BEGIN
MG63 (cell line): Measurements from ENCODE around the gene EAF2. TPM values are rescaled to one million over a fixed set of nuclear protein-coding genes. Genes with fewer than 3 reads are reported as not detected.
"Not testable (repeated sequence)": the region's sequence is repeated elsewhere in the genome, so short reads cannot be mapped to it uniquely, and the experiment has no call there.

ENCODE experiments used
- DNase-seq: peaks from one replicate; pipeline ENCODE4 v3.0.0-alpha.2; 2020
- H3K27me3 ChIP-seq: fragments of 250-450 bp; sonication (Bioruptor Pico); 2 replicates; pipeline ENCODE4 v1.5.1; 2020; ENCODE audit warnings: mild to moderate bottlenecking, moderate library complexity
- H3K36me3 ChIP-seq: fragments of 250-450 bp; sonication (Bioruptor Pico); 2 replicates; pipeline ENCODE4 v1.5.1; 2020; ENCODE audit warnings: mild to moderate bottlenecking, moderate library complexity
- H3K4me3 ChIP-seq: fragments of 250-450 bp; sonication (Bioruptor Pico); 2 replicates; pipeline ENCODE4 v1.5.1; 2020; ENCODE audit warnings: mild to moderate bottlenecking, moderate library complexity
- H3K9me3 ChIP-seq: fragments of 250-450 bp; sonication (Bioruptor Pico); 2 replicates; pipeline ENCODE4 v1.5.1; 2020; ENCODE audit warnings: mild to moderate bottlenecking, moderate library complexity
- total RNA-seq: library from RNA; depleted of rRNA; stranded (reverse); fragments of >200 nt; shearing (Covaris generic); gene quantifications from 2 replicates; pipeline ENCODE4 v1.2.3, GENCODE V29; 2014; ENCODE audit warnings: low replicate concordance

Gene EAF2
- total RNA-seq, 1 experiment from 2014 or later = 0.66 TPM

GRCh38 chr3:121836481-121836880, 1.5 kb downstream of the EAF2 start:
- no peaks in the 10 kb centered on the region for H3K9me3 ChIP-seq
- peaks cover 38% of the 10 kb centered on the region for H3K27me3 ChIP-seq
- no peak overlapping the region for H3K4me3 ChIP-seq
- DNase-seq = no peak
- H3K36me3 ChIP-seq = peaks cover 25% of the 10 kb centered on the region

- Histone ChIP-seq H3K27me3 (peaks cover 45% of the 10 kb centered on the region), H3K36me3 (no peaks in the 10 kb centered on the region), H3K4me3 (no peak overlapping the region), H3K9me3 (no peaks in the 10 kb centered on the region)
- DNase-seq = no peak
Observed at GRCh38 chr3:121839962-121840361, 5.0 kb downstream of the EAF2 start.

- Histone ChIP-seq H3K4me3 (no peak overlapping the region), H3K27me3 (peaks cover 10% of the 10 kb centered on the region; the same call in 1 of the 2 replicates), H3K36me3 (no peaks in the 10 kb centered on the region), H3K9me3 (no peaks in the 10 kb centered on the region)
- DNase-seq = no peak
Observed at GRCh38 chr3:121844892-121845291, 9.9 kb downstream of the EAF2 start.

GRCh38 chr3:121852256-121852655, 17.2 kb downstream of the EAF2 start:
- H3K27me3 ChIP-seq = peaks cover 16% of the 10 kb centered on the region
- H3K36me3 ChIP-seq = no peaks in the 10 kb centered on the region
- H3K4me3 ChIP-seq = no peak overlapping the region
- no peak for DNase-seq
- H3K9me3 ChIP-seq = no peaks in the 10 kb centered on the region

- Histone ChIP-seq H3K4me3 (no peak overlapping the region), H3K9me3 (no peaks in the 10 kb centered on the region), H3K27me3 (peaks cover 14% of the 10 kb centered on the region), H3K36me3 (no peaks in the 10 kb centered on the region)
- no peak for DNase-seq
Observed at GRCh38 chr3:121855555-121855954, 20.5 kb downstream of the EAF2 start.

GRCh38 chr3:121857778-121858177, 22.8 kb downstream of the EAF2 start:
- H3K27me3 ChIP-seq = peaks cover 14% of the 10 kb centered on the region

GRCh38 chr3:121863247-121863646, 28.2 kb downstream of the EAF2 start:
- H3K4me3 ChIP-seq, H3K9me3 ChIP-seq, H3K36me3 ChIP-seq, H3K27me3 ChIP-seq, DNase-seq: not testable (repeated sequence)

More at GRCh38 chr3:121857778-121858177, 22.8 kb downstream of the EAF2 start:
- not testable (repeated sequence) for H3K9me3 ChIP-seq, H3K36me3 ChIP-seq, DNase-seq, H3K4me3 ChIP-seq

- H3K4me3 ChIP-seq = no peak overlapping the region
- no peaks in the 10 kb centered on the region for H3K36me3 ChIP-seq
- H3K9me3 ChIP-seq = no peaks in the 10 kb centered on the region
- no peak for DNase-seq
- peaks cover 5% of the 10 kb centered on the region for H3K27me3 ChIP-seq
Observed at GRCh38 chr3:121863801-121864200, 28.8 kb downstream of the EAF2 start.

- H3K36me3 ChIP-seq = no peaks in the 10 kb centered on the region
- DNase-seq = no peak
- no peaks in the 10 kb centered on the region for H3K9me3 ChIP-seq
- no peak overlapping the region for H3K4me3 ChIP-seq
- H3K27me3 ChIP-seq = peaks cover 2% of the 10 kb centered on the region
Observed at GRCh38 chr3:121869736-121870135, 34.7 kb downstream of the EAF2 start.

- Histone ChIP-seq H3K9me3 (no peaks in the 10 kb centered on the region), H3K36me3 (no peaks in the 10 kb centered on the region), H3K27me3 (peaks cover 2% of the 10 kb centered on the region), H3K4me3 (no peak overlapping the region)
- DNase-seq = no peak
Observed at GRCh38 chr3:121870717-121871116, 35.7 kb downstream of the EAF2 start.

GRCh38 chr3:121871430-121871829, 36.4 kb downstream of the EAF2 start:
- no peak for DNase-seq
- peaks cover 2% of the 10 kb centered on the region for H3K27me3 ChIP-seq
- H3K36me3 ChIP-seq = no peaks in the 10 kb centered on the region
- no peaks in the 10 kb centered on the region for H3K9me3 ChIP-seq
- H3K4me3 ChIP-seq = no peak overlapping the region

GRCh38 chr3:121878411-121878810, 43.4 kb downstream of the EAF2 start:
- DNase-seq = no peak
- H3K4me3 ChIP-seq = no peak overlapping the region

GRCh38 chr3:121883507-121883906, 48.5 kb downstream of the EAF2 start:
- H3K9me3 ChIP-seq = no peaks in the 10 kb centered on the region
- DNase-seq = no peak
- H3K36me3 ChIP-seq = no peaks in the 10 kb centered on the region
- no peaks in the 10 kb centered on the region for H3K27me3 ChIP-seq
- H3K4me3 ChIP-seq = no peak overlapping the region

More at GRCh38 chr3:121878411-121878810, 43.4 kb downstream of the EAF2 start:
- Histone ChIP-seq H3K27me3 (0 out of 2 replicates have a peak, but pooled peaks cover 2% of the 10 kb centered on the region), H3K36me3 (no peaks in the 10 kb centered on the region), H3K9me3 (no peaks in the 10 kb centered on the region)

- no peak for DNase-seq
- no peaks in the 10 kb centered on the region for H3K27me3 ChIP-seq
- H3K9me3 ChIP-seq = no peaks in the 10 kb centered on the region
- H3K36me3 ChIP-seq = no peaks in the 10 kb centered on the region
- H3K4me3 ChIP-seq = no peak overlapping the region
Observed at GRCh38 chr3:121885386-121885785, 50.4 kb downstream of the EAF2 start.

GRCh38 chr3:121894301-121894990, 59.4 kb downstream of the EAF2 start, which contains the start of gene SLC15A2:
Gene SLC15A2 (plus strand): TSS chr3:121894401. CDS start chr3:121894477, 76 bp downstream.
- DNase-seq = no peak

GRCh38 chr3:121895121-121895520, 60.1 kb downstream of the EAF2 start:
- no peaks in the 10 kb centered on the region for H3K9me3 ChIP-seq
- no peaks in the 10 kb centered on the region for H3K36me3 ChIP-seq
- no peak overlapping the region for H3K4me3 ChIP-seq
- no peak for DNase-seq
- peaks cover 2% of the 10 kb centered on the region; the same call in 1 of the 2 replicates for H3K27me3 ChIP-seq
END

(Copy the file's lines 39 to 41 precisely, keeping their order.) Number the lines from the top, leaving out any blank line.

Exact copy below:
- H3K4me3 ChIP-seq = no peak overlapping the region
- no peaks in the 10 kb centered on the region for H3K36me3 ChIP-seq
- H3K9me3 ChIP-seq = no peaks in the 10 kb centered on the region